* Deductions are calculated based on the tables of Ontario, Canada income tax.
Job Offers
There are currently 1272 available job offers for the Electrician position on neuvoo.ca. Below is a list of available jobs, based on Canada's most populated metropolitan areas.
Education is key ! Over [number] graduates attended one or more of these schools prior to becoming a Electrician. These Schools usually offer specialized courses and programs that impart the necessary knowledge and skills required by most employers.
Top 5 Schools in Canada
to become Electrician
  • 1
    Montreal, Quebec
  • 2
    Montreal, Quebec
Required Skills and Qualifications
  • Interpersonal, communication, and customer service skills:
  • Communicating clearly, both in writing and verbally, in order to create a clear and communicative environment with clients and colleagues, using a non-technical language as required;
  • being able to work cohesively as part of a team, interacting with production crews to coordinate repairs to their equipment; and
  • talking to operators about equipment and machinery breakdowns using technical language, drawing detailed information from each and providing complex instructions to avoid similar breakdowns.
  • Organizational and time management skills:
  • Prioritizing and planning work activities in order to manage time efficiently while handling a high volume of work;
  • multitasking; being able to work in a dynamic, fast-paced environment; and
  • being able to work well under pressure, individually or as part of a team.
  • Analytical skills and problem-solving skills:
  • Approaching tasks in a reliable and resourceful manner; and
  • troubleshooting and providing an alternative solution when encountering malfunctions in equipment.
  • High degree of initiative and self-supervision:
  • Displaying willingness to learn new skills;
  • making sure that all operations comply with safety requirements;
  • gathering information from pre-maintenance work orders to determine the location and the kind of work to be done; and
  • using creativity and imagination to develop new insights and to apply new solutions to problems.
  • Continual focus on safety, cost control, and client satisfaction:
  • Wearing respirators, steel-toed safety boots, hard hats, glasses, and ear protection, as well as other personal protective equipment (PPE) as required.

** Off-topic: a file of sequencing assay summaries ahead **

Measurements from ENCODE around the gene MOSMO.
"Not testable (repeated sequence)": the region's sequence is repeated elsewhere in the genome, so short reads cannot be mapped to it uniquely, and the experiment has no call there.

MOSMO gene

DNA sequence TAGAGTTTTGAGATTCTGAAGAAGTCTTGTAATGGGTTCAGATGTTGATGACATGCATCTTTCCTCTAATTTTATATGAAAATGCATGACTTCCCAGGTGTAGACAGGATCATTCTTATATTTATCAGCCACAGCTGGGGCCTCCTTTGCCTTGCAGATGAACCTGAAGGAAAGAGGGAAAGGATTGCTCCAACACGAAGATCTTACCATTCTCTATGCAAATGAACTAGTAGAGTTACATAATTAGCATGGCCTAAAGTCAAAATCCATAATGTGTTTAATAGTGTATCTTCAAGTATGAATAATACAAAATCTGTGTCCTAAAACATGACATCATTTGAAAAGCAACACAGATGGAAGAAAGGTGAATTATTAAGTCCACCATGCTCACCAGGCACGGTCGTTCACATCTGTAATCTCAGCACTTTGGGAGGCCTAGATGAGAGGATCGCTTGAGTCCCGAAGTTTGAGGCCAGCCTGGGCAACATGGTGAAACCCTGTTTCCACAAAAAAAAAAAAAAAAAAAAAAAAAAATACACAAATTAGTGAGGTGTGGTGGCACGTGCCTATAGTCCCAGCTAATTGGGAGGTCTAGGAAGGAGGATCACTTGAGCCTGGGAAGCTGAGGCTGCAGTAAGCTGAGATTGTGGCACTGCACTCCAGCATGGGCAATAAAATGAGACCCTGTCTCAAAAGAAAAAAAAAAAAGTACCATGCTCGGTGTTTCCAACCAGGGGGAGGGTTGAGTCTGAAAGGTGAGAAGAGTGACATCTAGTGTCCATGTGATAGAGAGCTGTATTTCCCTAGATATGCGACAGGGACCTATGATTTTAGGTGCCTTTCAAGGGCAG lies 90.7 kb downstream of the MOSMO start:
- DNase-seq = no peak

• Manual dexterity, motor coordination, and physical strength:
  • Displaying good hand skills with a high regard for neat workmanship;
  • being able to move around construction sites and to lift or carry objects weighing up to 40 pounds; and
  • being able to climb ladders and being comfortable working at heights.

All Electricians start off as Apprentice Electricians, working 1 to 4 years in an industrial or commercial setting. Prior to being hired, Apprentice Electricians must have completed a pre-apprenticeship training program at an accredited trade school. On-the-job training and specialty training courses are usually preferred, as well as proficiency in Microsoft Office Suite.


Aside from having completed their apprenticeship training, Electricians are also required to have a minimum of 2 to 5 years of experience within a related industry, including experience in the maintenance and troubleshooting of technical equipment.


In Canada, Electricians must have completed an Industrial Electrician Certificate (442A) or a Construction and Maintenance Electrician Certificate (309A). A Journeyman Certificate and/or an Electrician Red Seal Certification is usually preferred. Electricians also need to demonstrate a thorough understanding of the Canadian Electric Code, health and safety standards, as well as piping and instrumentation diagrams/drawings (P&IDs).


Additional certifications are usually preferred, including, but not limited to, the following:


  • First-Aid Training;
  • H2S Certification; and
  • Construction Safety Training System (CSTS).

Finally, Electricians must be able to work flexible schedules, including weekends, as well as to stand for an eight-hour long shift. They also need a valid driver’s licence and a good driving record, as well as a reliable mean of transportation, in order to get themselves and their tools to job sites within their designated area.

References